Nurse Study group – Credit Queens Nursing Institute

The birth of the NHS back in 1948 was a watershed moment in the nation’s history and over the past 70 years it has become an integral part of the national character and, in many ways, a reflection of society.

Nurses and midwives have provided the bedrock of the NHS from the very start and as the world has changed and healthcare has transformed with it, we have grown as professionals and embraced the challenge by becoming some of the most advanced, skilled and admired nurses and midwives in the world.

Since the very beginning and still now, nurses and midwives have made a positive difference to people’s lives and I want to thank everyone involved over the last 70 years, in whatever role you did or do.

We are also celebrating the vital contribution that nurses working in social care have  made over the last 70 years.  In the past and significantly today, they play an integral role in the teams that support people in later years and with a range of complex needs.

Public health has of course changed since the birth of the NHS as we seek to find solutions to complex challenges including antimicrobial resistance, obesity, physical inactivity and mental stress and ill health. Universal health coverage remains a global health ambition and we must not forget how very fortunate we are to have health care free at the point of care for all. We need to build a culture for health in our society, setting the conditions and enabling people to make the best choices to prevent avoidable illness, protect their health and improve their wellbeing and resilience. A healthier nation is happier, fairer and more productive and supports the sustainability of the NHS.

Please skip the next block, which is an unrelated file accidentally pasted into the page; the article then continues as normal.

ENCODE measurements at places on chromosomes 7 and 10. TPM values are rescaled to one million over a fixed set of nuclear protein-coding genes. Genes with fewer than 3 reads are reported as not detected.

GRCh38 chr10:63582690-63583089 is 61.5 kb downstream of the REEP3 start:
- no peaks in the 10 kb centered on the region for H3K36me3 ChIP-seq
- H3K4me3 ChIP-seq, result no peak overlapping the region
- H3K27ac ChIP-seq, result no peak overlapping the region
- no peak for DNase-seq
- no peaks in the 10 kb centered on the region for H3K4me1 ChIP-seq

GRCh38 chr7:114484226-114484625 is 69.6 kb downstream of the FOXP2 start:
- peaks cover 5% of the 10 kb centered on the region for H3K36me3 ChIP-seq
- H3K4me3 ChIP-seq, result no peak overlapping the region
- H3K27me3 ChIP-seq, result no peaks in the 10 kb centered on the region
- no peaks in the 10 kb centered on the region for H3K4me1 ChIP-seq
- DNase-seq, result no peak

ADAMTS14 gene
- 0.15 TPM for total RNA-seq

Those working in the NHS interact with and inspire every part of our society with their expertise and professionalism. Through  many millions of daily contacts we use this position of trust to advise, support and motivate those individuals and communities we care for to enable them to make the best choices for their own health and wellbeing.  It is through this that our health service can demonstrate the importance of prevention as well as provide the highest quality of treatment and care.

From cradle to grave

The NHS reaches people ‘from cradle to grave’ and throughout the lifespan we can make a big difference. If we can ensure our children get the best start in life, from a healthy pregnancy for the mother to the child being ready to learn, ready for school and ready for adulthood, we give everyone a greater chance at fulfilling their full life potential.

Community Midwife – Credit Queens Nursing Institute

We can ensure adults have the best evidence-based information and support to hand so they can make good lifestyle choices for themselves and their families. We can help people invest in themselves early in life to make their later years healthier and happier, reducing the risk of dementia or stroke and promoting prevention  in older age in areas such as falls,  enabling people to live independently for longer.

It is often said that ‘prevention is better than  cure’ and, with the right support, such as  resources like All Our Health and Health Matters , I am confident health and care professionals everywhere can overcome our generation’s challenges, taking inspiration from those who came before us in the NHS and inspiring those who are to follow.

Happy 70th Anniversary NHS. Our gratitude goes to all who work and have worked to deliver the service of which we are so proud.



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